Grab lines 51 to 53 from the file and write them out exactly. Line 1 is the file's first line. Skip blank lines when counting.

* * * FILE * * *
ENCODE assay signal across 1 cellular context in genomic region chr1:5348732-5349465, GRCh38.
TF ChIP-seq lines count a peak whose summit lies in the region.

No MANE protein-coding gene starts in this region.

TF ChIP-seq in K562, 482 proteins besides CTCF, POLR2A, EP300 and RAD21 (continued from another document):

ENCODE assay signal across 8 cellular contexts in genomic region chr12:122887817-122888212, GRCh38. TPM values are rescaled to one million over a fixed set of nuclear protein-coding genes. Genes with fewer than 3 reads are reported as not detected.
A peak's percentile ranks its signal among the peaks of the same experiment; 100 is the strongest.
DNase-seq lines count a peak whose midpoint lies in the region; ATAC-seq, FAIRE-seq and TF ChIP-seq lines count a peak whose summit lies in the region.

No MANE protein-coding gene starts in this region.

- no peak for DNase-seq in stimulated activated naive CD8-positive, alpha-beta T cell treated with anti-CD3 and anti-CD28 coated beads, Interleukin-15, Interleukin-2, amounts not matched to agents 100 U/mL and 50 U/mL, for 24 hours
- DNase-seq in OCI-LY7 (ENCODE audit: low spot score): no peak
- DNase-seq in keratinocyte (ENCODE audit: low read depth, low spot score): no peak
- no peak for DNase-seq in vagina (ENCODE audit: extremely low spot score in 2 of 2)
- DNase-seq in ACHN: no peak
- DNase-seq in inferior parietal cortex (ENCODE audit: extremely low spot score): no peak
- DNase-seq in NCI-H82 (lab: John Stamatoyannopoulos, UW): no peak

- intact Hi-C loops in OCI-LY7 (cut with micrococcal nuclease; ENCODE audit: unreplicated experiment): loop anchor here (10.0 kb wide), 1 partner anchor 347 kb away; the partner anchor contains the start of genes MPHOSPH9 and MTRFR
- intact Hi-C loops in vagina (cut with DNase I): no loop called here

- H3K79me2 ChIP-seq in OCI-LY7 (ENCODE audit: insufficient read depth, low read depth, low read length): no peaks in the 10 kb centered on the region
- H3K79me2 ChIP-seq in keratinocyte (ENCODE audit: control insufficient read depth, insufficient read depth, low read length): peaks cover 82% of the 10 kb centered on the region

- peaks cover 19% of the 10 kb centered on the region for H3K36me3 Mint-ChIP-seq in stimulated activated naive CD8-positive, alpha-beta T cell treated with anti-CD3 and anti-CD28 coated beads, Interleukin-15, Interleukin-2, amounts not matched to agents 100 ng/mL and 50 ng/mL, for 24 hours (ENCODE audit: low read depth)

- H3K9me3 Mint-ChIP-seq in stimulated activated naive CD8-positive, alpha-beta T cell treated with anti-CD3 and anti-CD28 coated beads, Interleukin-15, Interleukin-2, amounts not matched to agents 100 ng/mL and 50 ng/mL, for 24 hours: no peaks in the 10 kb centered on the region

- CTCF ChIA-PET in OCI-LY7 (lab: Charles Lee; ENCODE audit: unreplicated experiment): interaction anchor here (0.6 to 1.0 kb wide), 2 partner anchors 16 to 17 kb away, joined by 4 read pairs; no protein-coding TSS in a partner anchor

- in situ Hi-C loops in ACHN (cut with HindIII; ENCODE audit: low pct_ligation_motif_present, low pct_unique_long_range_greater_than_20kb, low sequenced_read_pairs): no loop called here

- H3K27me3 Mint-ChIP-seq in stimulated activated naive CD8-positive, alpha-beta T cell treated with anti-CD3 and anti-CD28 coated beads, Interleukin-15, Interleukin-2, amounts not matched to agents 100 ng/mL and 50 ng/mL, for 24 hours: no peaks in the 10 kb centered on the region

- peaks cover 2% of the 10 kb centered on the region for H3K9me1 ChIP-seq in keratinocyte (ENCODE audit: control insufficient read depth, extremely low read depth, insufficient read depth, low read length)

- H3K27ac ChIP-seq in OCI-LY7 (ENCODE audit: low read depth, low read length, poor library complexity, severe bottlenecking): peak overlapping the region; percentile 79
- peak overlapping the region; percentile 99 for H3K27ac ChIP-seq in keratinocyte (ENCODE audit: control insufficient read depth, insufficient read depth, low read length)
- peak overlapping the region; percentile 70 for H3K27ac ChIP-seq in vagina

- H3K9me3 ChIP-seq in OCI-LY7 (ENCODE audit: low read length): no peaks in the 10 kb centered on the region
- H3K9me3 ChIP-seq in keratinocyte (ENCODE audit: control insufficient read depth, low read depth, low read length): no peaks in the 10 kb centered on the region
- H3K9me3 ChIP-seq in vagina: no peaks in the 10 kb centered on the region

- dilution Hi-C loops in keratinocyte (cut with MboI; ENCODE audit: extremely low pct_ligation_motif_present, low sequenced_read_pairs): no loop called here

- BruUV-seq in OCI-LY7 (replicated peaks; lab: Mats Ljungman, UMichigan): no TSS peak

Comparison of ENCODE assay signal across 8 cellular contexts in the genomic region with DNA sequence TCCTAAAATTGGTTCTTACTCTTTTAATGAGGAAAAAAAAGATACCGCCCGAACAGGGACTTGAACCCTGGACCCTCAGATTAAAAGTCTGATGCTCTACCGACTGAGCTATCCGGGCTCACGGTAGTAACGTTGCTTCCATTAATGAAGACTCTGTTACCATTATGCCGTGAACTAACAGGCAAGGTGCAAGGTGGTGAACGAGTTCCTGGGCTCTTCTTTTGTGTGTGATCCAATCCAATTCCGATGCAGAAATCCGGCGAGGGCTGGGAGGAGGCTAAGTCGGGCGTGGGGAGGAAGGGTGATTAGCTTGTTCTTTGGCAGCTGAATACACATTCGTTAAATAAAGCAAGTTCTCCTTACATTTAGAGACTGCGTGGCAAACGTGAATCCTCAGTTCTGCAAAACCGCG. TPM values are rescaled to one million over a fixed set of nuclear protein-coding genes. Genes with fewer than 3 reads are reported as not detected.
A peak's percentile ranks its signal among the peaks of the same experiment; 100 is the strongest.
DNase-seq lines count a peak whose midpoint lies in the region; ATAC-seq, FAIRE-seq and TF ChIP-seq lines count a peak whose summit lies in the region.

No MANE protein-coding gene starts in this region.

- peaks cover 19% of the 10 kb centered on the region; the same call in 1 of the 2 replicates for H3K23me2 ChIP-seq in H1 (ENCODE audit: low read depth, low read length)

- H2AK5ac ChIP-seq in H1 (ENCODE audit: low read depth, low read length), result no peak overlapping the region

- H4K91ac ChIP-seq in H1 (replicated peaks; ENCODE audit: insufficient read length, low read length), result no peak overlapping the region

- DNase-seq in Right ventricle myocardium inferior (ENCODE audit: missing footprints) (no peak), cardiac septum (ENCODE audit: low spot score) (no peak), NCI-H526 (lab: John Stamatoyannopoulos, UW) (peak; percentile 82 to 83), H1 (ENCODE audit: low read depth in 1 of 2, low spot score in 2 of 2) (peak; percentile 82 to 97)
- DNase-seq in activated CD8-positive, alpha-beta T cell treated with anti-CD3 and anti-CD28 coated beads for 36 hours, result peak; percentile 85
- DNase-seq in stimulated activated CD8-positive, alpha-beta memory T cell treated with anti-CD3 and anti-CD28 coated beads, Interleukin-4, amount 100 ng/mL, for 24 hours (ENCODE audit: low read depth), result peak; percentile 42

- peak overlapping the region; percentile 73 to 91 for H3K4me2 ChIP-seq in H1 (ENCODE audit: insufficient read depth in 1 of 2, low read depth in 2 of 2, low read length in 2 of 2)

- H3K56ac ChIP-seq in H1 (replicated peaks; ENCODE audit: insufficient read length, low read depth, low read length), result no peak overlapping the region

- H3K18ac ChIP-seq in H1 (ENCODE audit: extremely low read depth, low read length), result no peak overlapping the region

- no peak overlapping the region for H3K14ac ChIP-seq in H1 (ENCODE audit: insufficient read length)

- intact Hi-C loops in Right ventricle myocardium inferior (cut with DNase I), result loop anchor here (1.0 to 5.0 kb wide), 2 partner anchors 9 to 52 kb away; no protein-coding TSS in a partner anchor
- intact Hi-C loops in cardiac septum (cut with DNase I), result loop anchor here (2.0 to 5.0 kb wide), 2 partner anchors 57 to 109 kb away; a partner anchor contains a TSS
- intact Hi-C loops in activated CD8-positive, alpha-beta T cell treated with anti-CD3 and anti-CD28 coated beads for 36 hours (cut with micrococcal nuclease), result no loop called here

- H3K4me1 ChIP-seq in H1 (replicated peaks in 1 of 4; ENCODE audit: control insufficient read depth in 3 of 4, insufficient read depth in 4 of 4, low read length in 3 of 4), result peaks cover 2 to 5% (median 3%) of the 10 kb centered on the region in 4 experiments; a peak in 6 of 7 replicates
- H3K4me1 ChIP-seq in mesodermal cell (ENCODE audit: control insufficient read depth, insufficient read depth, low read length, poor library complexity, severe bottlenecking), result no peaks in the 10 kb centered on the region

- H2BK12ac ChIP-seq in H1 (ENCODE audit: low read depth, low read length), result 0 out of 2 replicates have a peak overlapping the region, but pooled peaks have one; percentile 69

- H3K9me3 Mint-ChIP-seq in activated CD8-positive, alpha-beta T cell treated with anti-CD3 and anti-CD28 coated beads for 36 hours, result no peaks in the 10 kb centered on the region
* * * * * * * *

- H3K4me1 ChIP-seq in H1 (replicated peaks in 1 of 4; ENCODE audit: control insufficient read depth in 3 of 4, insufficient read depth in 4 of 4, low read length in 3 of 4), result peaks cover 2 to 5% (median 3%) of the 10 kb centered on the region in 4 experiments; a peak in 6 of 7 replicates
- H3K4me1 ChIP-seq in mesodermal cell (ENCODE audit: control insufficient read depth, insufficient read depth, low read length, poor library complexity, severe bottlenecking), result no peaks in the 10 kb centered on the region

- H2BK12ac ChIP-seq in H1 (ENCODE audit: low read depth, low read length), result 0 out of 2 replicates have a peak overlapping the region, but pooled peaks have one; percentile 69